Climate ChangeRecent Post

Every election is now a climate election

Despite that, environmental issues aren’t featuring in political
campaigning. That’s justifiable. These three countries have contributed little
to the climate crisis, ranking low in cumulative per capita emissions. Adding
to that injustice, their natural resources were looted by European nations
during the colonial era, and despite the crucial role they play in global
ecosystems, multinational corporations continue to recklessly reap big profits from
indigenous minerals, forests, and water resources. Global Witness
investigations have repeatedly shown the terrible impact of corporate abuse on
both the environment and human rights
in all three nations and across the
Global South.

This combination of environmental degradation and human exploitation
has consequences. Over the past decade, these three nations have been a hotbed
for violence against land and climate activists: our data shows that at least 317
defenders were murdered
in Brazil, 290 in Colombia, and 250 in the Philippines.
Altogether that accounts for well over half of all recorded murders globally in
the past decade. 

All of this means that the outcome of these upcoming elections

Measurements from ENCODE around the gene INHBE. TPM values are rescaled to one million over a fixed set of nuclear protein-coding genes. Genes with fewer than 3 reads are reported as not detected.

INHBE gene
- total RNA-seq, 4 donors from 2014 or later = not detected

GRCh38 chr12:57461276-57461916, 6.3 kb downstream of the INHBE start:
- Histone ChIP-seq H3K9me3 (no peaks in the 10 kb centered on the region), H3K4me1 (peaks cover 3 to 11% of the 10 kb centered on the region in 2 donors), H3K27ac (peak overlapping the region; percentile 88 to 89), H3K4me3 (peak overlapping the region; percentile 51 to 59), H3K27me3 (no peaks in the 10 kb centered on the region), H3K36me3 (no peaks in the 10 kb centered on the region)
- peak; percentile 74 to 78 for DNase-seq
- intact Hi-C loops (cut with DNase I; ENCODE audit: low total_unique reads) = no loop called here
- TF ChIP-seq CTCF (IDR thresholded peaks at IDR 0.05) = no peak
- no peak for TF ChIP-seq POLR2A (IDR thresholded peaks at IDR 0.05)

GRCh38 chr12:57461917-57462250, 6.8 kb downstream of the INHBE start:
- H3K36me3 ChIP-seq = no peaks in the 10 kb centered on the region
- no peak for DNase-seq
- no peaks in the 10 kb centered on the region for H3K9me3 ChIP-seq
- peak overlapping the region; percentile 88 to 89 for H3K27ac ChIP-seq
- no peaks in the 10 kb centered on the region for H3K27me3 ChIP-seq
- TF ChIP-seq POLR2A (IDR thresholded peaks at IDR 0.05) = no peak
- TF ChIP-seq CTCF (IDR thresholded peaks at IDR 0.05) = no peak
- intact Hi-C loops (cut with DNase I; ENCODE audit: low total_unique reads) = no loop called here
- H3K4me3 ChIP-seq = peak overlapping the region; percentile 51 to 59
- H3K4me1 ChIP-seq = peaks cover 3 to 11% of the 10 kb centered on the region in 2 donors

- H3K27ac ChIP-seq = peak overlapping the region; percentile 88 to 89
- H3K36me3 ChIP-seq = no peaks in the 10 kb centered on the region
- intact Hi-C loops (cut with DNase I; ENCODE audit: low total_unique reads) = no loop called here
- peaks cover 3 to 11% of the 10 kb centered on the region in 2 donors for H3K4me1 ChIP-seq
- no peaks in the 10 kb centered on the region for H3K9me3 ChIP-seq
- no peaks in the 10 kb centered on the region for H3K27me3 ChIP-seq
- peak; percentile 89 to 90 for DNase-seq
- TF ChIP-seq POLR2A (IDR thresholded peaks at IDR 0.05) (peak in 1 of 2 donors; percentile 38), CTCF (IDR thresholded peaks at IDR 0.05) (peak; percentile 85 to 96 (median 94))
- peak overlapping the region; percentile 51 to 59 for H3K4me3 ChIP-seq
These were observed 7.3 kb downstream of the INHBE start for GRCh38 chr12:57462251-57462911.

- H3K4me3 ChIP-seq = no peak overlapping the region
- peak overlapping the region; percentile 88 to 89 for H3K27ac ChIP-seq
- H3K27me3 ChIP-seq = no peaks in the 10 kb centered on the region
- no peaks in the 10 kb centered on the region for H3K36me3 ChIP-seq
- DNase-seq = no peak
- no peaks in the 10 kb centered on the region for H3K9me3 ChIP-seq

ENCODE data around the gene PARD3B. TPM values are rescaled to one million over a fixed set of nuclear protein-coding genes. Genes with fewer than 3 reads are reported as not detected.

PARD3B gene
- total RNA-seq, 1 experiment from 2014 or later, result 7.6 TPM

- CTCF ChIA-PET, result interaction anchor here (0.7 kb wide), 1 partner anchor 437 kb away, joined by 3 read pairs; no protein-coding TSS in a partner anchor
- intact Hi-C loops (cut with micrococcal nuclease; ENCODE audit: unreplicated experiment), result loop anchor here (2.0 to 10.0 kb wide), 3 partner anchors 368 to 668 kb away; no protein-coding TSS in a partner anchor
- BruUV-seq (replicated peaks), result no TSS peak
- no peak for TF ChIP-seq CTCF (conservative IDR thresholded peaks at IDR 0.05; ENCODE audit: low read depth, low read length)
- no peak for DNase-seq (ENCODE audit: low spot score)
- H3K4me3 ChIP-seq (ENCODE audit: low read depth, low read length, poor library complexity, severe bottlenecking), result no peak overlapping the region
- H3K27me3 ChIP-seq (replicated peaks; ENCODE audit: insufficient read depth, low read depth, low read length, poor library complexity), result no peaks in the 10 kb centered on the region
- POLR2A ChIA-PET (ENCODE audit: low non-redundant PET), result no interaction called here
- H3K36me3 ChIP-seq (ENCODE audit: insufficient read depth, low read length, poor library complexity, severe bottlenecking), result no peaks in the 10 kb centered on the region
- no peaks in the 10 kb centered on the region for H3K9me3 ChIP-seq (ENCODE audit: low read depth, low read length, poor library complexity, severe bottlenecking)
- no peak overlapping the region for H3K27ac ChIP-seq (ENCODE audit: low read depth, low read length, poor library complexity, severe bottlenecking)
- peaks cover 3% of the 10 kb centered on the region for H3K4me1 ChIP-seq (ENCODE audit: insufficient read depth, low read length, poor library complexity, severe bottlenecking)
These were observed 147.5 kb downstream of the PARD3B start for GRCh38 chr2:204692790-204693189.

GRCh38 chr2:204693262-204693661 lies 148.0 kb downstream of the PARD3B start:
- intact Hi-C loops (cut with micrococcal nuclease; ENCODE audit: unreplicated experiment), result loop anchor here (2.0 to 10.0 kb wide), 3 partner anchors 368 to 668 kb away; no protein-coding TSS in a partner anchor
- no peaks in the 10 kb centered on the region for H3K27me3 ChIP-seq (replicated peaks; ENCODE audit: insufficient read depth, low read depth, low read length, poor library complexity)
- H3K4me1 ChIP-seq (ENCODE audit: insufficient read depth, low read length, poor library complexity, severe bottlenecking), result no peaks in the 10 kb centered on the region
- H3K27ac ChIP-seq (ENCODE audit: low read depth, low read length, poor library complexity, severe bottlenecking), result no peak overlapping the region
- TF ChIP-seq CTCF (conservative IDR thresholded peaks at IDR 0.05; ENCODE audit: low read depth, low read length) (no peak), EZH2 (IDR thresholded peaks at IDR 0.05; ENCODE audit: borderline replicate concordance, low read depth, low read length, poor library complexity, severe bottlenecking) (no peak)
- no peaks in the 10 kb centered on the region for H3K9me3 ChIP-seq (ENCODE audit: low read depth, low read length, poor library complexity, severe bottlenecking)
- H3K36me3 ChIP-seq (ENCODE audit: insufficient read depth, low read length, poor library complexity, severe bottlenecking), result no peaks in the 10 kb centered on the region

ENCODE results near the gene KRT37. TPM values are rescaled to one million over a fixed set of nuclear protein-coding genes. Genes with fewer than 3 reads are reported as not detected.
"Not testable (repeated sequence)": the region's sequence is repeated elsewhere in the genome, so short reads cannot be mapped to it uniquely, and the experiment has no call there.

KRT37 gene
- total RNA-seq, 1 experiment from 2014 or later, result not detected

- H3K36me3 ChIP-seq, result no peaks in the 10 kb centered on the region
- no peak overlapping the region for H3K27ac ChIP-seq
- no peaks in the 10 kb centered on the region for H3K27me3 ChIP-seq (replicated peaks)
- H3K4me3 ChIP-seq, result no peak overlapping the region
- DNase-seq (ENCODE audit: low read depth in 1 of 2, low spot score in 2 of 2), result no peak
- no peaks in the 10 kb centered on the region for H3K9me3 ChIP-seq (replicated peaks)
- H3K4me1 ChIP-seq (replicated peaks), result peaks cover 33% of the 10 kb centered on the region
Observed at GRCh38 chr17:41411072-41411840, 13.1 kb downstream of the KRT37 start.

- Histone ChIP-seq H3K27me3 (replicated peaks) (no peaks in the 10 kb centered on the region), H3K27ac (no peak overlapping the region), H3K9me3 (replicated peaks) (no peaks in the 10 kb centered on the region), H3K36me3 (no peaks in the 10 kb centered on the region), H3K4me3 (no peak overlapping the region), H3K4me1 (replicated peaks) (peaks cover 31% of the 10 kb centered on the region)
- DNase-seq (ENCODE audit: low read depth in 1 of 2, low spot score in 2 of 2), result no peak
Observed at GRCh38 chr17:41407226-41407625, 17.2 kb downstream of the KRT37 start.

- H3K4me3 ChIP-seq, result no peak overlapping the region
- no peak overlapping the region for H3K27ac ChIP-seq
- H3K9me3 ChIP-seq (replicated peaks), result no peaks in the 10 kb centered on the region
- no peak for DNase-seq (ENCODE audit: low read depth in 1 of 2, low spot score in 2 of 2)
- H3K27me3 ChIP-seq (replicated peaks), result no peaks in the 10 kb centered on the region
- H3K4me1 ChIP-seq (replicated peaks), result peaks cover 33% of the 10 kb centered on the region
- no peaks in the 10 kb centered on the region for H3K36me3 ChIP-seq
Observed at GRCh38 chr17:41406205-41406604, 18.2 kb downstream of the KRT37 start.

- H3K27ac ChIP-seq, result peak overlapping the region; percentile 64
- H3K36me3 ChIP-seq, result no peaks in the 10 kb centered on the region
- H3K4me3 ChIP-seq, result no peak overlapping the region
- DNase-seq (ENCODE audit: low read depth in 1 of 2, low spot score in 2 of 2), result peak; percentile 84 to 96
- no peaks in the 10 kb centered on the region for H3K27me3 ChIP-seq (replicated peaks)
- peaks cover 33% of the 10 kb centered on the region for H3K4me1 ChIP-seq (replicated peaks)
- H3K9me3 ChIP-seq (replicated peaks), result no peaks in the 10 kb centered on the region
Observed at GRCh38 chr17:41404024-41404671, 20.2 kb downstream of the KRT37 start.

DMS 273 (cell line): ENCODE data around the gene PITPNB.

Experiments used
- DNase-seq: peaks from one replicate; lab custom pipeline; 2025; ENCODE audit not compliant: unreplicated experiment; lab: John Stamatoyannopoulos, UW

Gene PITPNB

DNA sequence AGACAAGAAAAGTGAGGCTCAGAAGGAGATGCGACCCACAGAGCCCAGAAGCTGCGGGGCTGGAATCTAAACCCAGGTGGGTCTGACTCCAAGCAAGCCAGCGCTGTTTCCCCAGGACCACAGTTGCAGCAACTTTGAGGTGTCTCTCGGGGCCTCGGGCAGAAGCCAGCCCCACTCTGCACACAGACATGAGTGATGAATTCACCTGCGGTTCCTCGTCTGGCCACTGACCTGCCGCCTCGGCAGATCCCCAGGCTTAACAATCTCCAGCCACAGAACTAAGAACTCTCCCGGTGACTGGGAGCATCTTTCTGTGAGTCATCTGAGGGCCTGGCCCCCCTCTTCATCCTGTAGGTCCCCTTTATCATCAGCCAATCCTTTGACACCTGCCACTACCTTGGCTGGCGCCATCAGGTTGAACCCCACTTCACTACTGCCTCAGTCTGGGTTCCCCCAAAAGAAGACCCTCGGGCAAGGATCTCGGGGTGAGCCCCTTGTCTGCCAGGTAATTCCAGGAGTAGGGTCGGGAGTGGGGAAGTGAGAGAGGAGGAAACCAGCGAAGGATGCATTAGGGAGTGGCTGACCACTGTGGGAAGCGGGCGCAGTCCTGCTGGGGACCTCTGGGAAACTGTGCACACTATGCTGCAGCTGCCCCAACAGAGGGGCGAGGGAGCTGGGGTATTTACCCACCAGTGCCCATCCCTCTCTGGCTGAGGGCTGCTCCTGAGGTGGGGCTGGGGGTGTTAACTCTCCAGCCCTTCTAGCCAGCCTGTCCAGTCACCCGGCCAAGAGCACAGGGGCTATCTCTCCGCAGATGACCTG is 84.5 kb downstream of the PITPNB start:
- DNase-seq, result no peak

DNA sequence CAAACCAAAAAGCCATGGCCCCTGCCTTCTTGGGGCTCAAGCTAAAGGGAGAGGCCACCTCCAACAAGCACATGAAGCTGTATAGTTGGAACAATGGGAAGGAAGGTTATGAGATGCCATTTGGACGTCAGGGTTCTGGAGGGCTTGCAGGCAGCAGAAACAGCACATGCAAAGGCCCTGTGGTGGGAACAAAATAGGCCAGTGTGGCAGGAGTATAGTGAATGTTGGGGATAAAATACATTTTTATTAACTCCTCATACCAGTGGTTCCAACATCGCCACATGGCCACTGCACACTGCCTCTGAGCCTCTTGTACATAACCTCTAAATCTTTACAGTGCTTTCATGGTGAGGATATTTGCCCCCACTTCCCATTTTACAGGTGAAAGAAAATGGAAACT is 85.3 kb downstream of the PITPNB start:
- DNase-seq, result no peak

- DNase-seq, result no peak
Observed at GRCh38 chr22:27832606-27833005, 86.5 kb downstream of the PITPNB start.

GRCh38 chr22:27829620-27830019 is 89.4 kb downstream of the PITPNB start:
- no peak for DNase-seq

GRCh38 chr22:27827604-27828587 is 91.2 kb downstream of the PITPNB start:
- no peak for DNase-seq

matters far beyond these three countries. The governments which emerge from
these elections will take on stewardship of a vast swathe of the world’s
remaining rainforest and biodiversity. Brazil and Colombia rank first and fifth
in remaining forest cover globally. Beyond deforestation, how these governments
protect the rights of people while satisfying a growing demand for energy is
also crucial to global emission reduction targets. In the Philippines, the
Duterte administration
has in the past two years lifted bans on oil exploration
in the South China Sea, and reinstated open-pit mining and locked the nation
into new long-term fossil fuel agreements, including on coal.   

Populist authoritarian leaders have tested democratic
guardrails in these three nations in recent years, especially in Brazil and the
Philippines. Jair Bolsonaro, who has presided over the destruction of 10,000
square miles of Brazilian rainforest, recently asserted that “only God can take
me from the presidency”. Voters may disagree. President Duterte’s drugs war,
his hounding of enemies and his court packing have undermined Filipino
institutions more than at any time since the dictatorship of Ferdinand Marcos.
And in Colombia, Ivan Duque has cracked down violently on historic protests,
spurred in part by his failure to implement the 2016 peace accords. 

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